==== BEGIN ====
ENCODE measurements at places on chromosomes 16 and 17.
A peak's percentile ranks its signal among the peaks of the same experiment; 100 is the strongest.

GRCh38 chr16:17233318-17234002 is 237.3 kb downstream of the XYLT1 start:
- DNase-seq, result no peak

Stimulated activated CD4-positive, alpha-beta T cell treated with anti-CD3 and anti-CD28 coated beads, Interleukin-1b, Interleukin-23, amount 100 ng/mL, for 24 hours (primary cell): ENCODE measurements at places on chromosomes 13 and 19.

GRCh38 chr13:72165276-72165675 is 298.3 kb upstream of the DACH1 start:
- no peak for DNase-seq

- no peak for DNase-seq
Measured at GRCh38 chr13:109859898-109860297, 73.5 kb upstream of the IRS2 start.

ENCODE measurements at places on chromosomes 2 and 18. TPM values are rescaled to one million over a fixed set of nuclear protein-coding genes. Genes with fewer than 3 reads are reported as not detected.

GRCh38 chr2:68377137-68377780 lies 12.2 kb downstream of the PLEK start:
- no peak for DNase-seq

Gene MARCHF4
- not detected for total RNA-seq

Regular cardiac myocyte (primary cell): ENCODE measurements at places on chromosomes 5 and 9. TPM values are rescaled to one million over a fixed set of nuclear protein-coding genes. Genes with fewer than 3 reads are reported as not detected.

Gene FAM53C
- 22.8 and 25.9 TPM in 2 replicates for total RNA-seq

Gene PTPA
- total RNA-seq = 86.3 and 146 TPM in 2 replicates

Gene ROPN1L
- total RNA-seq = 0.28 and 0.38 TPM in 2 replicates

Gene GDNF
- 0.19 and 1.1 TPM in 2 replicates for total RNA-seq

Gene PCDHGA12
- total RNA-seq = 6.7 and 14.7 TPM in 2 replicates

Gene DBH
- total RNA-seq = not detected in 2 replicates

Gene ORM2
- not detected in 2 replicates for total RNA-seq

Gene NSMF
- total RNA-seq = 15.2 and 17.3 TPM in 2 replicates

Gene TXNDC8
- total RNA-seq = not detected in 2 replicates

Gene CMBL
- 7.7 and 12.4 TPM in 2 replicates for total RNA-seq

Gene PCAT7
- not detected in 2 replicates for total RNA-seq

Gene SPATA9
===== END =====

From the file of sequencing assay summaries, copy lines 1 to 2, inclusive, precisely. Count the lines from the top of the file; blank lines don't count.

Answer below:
ENCODE measurements at places on chromosomes 16 and 17.
A peak's percentile ranks its signal among the peaks of the same experiment; 100 is the strongest.